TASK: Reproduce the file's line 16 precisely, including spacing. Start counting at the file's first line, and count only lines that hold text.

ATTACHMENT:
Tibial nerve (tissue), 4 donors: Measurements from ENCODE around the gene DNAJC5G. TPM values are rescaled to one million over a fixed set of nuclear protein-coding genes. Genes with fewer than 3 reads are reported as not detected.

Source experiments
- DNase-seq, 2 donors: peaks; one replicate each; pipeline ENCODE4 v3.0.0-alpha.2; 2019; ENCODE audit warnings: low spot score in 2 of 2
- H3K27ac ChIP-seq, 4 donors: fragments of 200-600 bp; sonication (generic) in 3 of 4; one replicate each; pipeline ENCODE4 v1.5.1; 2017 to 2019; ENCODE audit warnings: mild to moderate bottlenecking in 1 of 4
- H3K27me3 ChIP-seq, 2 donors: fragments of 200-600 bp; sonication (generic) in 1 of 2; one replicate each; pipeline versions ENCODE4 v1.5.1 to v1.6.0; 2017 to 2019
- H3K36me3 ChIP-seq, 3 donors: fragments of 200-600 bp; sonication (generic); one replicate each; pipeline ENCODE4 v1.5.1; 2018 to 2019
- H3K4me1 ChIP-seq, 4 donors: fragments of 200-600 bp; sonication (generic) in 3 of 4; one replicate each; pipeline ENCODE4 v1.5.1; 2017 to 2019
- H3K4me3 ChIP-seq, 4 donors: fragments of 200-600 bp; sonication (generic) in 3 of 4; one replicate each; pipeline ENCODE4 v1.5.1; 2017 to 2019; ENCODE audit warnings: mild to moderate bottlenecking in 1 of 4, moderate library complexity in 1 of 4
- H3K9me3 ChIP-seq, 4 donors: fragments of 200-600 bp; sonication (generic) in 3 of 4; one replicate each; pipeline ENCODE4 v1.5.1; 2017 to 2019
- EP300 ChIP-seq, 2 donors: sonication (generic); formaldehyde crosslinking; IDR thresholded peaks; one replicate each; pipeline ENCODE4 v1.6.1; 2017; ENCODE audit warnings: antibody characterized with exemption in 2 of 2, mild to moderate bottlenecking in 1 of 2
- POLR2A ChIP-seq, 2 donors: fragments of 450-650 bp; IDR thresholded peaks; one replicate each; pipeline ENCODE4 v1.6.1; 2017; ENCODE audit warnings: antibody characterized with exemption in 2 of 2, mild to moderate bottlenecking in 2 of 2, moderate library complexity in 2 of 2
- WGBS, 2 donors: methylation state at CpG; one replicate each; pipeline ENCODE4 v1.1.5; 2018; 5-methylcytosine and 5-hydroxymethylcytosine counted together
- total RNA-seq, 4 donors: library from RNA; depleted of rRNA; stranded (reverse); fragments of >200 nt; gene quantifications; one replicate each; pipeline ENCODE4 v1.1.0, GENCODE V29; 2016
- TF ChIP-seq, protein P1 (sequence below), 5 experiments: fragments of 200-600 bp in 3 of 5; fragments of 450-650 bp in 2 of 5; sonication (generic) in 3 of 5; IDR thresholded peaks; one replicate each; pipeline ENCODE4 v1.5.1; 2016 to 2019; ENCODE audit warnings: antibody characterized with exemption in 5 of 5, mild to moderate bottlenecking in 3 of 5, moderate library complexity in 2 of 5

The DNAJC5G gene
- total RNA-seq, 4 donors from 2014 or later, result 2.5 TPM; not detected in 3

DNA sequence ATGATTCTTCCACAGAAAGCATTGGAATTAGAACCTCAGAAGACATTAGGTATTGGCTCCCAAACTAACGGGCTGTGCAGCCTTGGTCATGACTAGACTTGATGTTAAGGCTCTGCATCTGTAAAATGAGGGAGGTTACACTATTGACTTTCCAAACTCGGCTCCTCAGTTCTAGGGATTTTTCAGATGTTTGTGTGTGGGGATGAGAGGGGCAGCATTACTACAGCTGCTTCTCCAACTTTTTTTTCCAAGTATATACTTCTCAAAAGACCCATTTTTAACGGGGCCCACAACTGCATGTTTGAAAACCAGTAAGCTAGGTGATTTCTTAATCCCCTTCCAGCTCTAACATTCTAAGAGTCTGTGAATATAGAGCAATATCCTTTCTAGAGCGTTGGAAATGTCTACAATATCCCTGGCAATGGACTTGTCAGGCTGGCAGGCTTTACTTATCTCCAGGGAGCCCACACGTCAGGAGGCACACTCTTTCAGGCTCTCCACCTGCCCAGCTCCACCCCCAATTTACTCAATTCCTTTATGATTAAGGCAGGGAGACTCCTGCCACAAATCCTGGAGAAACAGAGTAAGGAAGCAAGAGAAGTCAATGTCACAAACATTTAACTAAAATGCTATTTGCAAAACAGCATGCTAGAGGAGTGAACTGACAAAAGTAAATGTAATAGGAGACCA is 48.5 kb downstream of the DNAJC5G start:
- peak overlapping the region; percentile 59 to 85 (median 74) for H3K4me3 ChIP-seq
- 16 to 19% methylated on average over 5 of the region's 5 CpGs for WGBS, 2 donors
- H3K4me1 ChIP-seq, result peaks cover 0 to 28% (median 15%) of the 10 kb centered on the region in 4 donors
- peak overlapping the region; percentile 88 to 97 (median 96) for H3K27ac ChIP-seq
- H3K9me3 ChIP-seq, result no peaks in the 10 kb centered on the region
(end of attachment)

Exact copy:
- total RNA-seq, 4 donors from 2014 or later, result 2.5 TPM; not detected in 3